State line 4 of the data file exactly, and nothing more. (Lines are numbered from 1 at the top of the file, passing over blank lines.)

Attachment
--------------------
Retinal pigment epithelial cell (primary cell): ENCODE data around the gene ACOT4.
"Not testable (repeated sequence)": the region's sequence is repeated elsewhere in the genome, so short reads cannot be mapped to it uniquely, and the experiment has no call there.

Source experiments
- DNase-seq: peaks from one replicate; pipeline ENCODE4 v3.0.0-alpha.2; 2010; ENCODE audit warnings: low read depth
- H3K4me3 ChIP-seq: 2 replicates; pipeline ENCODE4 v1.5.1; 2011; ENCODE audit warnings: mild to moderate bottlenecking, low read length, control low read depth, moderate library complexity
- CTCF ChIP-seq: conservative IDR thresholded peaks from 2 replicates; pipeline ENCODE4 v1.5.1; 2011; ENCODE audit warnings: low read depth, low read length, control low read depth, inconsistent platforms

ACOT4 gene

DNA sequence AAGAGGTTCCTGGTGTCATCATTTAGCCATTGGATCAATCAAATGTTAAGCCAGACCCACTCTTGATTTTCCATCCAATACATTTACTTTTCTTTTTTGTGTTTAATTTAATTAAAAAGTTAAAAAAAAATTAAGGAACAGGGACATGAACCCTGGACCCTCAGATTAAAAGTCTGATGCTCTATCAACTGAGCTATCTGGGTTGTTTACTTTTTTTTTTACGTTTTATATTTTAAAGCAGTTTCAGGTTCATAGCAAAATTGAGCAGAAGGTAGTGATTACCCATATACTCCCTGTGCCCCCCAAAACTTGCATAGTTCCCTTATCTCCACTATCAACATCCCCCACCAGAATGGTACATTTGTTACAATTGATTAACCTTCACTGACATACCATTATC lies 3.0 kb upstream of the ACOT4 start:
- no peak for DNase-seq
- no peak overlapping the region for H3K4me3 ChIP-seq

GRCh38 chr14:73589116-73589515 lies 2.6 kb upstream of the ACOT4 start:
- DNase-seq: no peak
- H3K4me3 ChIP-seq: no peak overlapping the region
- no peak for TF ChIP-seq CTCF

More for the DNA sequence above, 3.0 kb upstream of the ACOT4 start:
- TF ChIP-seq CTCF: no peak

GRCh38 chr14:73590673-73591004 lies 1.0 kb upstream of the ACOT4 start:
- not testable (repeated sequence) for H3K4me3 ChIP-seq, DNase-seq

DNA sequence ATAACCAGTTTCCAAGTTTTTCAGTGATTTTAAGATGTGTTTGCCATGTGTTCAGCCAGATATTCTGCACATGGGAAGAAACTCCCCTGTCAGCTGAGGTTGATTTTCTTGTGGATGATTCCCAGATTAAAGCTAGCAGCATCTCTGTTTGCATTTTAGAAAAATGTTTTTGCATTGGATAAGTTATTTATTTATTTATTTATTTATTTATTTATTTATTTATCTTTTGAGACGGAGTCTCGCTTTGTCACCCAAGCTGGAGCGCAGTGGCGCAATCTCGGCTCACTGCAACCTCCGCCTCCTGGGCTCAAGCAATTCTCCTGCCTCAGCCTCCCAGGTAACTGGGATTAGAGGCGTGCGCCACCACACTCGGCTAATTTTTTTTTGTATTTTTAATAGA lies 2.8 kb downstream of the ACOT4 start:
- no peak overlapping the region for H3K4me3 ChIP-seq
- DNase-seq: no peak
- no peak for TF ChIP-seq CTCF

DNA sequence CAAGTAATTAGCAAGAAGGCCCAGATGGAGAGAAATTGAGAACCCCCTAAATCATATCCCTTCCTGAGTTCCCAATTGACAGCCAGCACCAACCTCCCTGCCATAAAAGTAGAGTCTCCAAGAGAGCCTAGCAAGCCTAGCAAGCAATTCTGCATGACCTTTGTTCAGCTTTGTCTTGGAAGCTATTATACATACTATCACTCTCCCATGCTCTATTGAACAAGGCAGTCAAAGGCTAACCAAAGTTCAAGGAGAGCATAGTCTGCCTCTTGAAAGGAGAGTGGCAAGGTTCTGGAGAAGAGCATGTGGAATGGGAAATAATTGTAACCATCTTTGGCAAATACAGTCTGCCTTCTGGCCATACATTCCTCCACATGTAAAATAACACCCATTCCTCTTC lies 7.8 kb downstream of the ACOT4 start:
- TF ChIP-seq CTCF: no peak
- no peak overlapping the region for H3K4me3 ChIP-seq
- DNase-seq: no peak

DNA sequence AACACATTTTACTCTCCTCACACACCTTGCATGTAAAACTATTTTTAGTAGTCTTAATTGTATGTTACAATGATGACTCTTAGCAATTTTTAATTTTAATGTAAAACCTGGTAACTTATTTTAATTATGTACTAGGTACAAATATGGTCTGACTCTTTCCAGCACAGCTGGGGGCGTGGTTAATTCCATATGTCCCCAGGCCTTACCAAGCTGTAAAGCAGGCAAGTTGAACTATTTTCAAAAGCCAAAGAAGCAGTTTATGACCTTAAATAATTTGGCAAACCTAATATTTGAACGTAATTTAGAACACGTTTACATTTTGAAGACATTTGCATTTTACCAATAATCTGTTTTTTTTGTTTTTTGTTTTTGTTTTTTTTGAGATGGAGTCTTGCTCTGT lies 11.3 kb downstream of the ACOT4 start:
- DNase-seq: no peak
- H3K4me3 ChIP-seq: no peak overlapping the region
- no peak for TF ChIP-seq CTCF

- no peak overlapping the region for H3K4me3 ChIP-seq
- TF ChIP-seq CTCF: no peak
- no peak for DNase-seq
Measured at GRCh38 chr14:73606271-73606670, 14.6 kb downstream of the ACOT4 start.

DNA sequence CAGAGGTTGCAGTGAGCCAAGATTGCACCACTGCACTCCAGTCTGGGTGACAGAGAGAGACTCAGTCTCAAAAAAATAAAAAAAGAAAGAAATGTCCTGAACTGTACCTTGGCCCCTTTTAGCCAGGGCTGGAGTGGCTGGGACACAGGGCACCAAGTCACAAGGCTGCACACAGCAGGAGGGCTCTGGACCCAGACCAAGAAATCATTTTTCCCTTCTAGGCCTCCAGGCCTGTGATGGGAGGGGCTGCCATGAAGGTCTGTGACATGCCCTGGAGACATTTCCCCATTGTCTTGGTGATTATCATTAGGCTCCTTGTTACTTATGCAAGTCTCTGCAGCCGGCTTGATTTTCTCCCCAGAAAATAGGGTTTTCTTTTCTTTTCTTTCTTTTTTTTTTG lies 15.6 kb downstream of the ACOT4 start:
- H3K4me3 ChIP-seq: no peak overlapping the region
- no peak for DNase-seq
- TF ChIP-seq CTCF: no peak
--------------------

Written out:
- DNase-seq: peaks from one replicate; pipeline ENCODE4 v3.0.0-alpha.2; 2010; ENCODE audit warnings: low read depth